Women’s Conference chapter 4: Building a child’s testimony

0407jesus_childrenOne of the greatest lessons I took away from Women’s Conference was the idea that I need to be more intentional in my parenting.  This came from Sister Julie Beck’s talk and was reinforced by many of the classes that I attended.  By the way, her talk was the highlight of the conference for me.  It was so good.  It will be rebroadcast on BYUTV either the 14th or 15th of May.  I’ll post more details tomorrow, because I would love for every woman in the world to see it.

Anyway, the next class I wanted to summarize was called “Children of the Promised Day,” taught by Marsha Beck and Linda Christensen.  I have to confess that I was feeling under-the-weather and a tad restless, and I left this class a little early.  But there were some great principles taught, and some good reminders for me.  Again, in random list form:

  • Children need to feel God’s love now, when they are young.
  • What do you teach them to hope for?  Lehi’s dream can be our dream– for our families to partake of eternal life.  We can model and provide an environment of zealous living faith.  She pointed out Nephi’s pattern for developing a testimony after learning about his father’s dream:
  1. listen to father (parents)
  2. desire to know, understand
  3. prayerful searching
  • Moms need to become scholars of the scriptures.  Pray, plead for the Lord’s help to set aside time and create habits.
  • Envision and establish a home of faith, where we live the principles of the gospel
  • Teach children about temples.  Teach principles that make our lives holy.  Attend temple often and testify to children.
  • Power dwells in humility, unity, sacrifice, obedience.
  • Study “For the Strength of Youth” and strive to live it (individually, and as a family).
  • When children have questions, help them seek for an answer and for the Spirit.  Point them to the scriptures and words of the living prophets.  Answer their questions with your testimony of gospel principles.  When they stand with the Lord, He increases their faith. When they come with questions, say what Nephi said to his brothers, “Have ye enquired of the Lord?”
  • Study Preach my Gospel as a family. (I felt prompted to replace some TV time with MTC time and help my boys learn things they’ll need to know to be powerful missionaries.)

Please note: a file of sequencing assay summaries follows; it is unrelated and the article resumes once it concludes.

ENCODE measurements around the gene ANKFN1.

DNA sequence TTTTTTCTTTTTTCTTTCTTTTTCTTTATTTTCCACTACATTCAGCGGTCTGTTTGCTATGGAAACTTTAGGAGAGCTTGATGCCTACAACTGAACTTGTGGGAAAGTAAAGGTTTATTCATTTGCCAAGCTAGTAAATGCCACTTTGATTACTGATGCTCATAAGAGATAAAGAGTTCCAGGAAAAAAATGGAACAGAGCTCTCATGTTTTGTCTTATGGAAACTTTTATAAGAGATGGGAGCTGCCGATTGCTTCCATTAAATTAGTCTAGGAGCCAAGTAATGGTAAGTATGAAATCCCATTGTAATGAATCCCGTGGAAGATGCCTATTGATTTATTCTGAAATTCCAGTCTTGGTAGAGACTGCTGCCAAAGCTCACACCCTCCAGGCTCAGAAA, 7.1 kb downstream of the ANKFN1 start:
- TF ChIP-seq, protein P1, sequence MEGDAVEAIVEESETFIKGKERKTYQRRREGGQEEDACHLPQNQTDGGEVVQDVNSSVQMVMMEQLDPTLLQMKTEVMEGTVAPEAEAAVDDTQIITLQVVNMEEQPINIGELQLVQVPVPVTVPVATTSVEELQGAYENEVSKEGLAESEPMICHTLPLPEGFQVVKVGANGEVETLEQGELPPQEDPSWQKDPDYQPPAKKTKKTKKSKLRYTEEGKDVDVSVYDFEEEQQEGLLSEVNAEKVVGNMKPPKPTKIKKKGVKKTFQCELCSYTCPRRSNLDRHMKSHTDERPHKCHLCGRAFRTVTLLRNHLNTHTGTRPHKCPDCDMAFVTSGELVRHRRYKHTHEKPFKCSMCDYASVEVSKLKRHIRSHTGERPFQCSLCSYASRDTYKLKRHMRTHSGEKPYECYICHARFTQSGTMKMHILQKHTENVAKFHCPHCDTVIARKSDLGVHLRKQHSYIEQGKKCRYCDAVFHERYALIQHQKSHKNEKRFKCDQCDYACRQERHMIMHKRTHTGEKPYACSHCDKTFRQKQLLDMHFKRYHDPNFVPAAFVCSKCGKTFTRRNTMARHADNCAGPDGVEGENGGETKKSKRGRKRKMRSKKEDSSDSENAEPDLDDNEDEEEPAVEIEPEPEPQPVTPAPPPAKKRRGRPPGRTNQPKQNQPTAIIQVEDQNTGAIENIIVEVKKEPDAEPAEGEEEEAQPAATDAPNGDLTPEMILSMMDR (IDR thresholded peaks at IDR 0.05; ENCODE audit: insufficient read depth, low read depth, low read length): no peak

• It’s very important to teach children about the repentance and the atonement.
  • Many children are defined by their academic or athletic talents.  Encourage them to define themselves by their growing testimony.  State to them what they do righteously.  Point out spiritual gifts.
  • Bear testimony frequently.  This reminds me of one of my favorite Elder Holland talks/quotes:

I think some parents may not understand that even when they feel secure in their own minds regarding matters of personal testimony, they can nevertheless make that faith too difficult for their children to detect. We can be reasonably active, meeting-going Latter-day Saints, but if we do not live lives of gospel integrity and convey to our children powerful heartfelt convictions regarding the truthfulness of the Restoration and the divine guidance of the Church from the First Vision to this very hour, then those children may, to our regret but not surprise, turn out not to be visibly active, meeting-going Latter-day Saints or sometimes anything close to it. . . .

Live the gospel as conspicuously as you can. Keep the covenants your children know you have made. Give priesthood blessings. And bear your testimony! Don’t just assume your children will somehow get the drift of your beliefs on their own. The prophet Nephi said near the end of his life that they had written their record of Christ and preserved their convictions regarding His gospel in order “to persuade our children … that our children may know … [and believe] the right way.”

Man, I love Elder Holland.  And I love my kids, so these are some great ideas of helping them to build on a sure foundation.

Summary:  As in the other WC posts, these notes are just suggestions, and are not meant to be overwhelming.  Ideas, not a checklist.  Personally, I think the most important things I got from class were 1) read scriptures and study the gospel with your children, 2) Bear testimony often, and 3) Help/encourage children learn to find answers using prayer and gospel study.